Huckabee adviser to run for Senate in Arkansas

Businessman Curtis Coleman, an adviser to former Arkansas Gov. Mike Huckabee (R), said Wednesday that he will seek the GOP nomination to face Sen. Blanche Lincoln (D-Ark.) in 2010.

Coleman had an exploratory committee for the race and has talked about running for some time. He said in a release that it’s time for the state to elect a businessman.

“The critical issues facing Americans today — like healthcare reform — will have such a profound impact on our daily lives that we must replace career politicians with citizen statesmen,” he said in the release.

Coleman managed Huckabee’s unsuccessful campaign for Senate in 1992. He is currently the CEO of the Safe Foods Corp.

Though he had opened an exploratory committee, Coleman raised just $14,000 in the second quarter, so it’s not clear how good a fundraiser he is at this point.

Huckabee is also close to state Sen. Gilbert Baker, who is still weighing the race. Huckabee told The Hill recently that he would probably not choose sides if two people he was close to run for the seat.

Already in the race is state Sen. Kim Hendren. Both he and Coleman have run into some early trouble with the things they’ve said.

Hendren called Sen. Charles SchumerCharles (Chuck) Ellis SchumerDemocrats will need to explain if they shut government down over illegal immigration White House: Trump remarks didn't derail shutdown talks Schumer defends Durbin after GOP senator questions account of Trump meeting MORE (D-N.Y.) “that Jew,” while Coleman suggested you needed “a visa and shots” to go to southeast Arkansas, which happens to have a large African-American population.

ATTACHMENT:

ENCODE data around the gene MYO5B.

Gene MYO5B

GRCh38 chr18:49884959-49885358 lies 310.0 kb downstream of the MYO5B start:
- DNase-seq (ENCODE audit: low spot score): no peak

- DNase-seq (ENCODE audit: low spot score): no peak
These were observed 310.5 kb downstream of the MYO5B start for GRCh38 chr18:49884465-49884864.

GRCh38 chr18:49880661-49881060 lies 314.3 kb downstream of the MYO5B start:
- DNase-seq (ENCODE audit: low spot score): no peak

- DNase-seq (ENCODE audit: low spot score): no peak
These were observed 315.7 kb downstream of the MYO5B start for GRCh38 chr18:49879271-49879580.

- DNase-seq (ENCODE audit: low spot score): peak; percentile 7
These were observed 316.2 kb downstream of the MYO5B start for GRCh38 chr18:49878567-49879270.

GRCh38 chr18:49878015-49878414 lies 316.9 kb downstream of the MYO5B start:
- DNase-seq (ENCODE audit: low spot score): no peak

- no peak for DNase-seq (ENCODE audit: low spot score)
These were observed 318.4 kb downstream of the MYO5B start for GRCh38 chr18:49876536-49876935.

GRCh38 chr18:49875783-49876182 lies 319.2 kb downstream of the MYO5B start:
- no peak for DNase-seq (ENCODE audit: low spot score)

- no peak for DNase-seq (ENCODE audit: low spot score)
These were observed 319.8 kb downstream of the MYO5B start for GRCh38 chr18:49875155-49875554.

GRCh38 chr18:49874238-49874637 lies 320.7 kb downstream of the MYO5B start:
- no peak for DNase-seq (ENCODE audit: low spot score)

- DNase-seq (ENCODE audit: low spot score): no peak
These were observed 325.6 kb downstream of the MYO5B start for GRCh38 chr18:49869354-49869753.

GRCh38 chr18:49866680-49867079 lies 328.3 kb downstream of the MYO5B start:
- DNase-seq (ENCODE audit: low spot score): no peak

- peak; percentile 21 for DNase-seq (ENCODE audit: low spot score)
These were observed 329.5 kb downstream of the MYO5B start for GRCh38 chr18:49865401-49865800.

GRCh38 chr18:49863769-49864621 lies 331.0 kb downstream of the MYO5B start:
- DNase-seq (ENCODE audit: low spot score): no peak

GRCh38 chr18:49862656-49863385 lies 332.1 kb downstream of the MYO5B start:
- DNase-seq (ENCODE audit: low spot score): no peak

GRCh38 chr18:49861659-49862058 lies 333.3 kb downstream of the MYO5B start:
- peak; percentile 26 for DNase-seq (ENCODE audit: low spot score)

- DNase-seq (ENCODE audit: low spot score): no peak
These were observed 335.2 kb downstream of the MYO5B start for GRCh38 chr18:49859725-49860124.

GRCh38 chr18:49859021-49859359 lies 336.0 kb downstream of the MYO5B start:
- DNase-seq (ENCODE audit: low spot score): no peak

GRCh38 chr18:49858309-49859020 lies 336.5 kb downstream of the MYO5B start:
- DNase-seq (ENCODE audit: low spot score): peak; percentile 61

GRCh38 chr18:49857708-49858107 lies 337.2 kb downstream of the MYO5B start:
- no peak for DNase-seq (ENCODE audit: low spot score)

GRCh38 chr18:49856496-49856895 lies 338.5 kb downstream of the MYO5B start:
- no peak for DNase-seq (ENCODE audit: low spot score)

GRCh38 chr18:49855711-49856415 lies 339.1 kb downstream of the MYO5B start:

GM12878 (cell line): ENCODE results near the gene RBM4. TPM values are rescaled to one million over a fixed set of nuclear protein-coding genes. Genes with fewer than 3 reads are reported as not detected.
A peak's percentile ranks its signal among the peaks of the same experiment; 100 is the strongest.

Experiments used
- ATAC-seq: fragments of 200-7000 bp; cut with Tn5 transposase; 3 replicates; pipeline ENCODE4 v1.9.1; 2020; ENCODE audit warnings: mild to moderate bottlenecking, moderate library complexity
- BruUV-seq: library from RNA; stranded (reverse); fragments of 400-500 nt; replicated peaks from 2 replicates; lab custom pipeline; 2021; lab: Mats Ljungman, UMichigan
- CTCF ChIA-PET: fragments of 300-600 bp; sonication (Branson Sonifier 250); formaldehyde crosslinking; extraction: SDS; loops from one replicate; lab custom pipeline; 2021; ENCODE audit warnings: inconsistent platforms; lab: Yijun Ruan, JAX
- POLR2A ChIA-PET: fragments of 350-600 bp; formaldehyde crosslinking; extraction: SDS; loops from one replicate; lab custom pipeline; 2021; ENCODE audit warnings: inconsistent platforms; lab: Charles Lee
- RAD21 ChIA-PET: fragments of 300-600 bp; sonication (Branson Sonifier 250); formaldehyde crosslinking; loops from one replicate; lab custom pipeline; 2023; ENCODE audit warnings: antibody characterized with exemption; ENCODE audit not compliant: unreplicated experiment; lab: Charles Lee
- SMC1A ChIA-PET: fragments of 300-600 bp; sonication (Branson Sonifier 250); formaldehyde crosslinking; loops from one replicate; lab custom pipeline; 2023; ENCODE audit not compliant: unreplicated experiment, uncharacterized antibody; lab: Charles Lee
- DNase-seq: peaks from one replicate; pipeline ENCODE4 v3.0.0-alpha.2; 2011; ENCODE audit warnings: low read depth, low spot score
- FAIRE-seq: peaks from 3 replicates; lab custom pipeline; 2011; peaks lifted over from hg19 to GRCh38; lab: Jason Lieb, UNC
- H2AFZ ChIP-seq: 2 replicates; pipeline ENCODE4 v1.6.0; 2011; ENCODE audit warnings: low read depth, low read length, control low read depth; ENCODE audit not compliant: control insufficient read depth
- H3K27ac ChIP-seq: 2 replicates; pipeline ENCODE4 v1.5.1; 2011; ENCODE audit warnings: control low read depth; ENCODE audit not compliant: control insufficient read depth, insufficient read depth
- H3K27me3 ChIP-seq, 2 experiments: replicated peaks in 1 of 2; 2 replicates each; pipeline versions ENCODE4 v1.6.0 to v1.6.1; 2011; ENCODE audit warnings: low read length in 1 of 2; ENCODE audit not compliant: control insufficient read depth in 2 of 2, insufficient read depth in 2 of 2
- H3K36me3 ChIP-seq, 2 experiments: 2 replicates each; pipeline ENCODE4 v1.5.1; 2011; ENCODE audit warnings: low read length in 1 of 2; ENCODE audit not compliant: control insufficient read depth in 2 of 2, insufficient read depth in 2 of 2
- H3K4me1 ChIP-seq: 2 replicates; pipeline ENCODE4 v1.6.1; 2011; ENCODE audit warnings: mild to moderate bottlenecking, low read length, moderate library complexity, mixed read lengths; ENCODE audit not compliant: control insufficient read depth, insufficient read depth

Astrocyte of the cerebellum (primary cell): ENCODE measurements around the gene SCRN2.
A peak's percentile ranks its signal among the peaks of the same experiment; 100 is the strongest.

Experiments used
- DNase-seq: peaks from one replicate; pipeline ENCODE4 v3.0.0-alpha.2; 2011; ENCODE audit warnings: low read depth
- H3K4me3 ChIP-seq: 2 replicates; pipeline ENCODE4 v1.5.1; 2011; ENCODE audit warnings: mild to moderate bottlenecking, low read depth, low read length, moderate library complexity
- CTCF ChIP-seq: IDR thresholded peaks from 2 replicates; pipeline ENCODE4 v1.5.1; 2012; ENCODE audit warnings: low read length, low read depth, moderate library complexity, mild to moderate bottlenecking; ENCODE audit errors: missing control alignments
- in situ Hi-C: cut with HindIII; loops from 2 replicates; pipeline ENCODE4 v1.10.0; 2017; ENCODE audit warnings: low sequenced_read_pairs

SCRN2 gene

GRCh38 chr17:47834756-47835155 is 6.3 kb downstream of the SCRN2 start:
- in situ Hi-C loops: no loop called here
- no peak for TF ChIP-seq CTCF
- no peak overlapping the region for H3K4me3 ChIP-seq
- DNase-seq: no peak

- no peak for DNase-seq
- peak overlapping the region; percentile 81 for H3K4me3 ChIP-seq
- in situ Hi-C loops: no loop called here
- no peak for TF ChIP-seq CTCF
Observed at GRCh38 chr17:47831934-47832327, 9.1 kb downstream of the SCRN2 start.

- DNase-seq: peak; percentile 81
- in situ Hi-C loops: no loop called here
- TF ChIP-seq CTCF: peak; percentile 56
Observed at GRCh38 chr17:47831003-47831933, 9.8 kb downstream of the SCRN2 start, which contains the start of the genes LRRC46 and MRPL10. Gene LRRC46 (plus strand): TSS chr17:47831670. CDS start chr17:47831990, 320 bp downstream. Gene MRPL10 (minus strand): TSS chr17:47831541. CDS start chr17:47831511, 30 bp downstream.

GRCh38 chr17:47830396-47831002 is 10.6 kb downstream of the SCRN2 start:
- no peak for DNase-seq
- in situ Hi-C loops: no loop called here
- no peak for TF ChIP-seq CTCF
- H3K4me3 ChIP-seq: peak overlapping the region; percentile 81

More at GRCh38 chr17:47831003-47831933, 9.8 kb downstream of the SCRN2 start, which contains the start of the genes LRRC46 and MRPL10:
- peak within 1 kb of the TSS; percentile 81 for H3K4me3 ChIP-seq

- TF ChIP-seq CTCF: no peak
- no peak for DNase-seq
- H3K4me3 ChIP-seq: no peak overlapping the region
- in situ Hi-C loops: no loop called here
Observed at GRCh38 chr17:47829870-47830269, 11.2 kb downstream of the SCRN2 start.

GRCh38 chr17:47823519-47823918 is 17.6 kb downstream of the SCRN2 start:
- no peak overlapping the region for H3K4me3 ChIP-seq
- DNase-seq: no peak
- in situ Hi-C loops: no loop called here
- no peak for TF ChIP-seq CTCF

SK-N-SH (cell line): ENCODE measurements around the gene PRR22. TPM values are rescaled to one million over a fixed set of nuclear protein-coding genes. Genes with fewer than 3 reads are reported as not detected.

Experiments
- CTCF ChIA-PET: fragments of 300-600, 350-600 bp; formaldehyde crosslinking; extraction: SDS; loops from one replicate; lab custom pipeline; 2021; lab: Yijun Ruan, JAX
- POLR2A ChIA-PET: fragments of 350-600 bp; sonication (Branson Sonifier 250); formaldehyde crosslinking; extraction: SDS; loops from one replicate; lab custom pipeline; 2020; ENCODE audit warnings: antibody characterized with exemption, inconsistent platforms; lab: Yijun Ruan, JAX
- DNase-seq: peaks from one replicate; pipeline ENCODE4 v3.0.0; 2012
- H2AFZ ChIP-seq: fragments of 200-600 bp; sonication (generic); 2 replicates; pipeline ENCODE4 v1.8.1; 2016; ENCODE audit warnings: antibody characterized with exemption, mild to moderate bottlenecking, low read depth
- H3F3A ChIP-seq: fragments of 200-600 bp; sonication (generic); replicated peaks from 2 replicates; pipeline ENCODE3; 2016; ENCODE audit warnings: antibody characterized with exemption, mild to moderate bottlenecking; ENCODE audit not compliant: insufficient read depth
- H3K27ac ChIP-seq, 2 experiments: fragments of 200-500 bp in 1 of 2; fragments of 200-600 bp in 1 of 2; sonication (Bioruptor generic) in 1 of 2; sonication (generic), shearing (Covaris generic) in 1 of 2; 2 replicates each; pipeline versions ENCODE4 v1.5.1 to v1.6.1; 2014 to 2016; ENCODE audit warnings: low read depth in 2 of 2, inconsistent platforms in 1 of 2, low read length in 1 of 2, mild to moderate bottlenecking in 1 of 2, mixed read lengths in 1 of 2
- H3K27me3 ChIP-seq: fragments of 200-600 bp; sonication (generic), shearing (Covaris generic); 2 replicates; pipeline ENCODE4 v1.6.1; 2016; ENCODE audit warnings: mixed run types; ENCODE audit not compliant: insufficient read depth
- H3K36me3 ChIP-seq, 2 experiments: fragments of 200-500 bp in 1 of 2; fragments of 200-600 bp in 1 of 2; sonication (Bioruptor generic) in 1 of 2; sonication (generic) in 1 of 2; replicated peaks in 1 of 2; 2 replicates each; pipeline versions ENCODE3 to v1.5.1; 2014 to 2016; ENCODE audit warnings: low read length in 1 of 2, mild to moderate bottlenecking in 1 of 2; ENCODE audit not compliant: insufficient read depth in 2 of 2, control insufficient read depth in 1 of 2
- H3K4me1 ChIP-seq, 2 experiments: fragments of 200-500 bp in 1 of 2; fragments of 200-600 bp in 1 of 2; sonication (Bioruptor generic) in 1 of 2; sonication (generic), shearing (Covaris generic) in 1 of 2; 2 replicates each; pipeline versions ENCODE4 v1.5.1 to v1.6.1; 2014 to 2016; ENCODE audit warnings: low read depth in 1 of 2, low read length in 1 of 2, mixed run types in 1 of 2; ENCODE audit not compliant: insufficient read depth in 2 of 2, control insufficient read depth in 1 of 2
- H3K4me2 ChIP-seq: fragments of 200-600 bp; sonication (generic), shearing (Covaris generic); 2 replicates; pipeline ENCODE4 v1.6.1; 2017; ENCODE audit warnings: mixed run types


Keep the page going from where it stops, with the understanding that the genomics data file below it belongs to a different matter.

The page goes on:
Lincoln is a second-tier GOP target in 2010. The GOP doesn’t have an extremely strong candidate to run against her apart from Huckabee, who will not run. But the state was one of the most Republican in the 2008 presidential election.

A bipartisan poll from an Arkansas business publication released Wednesday showed Lincoln favorability at a decent 49 percent, but just 27 percent of voters said they would commit voting for her regardless of her opponent.

This story was updated at 1:10 p.m.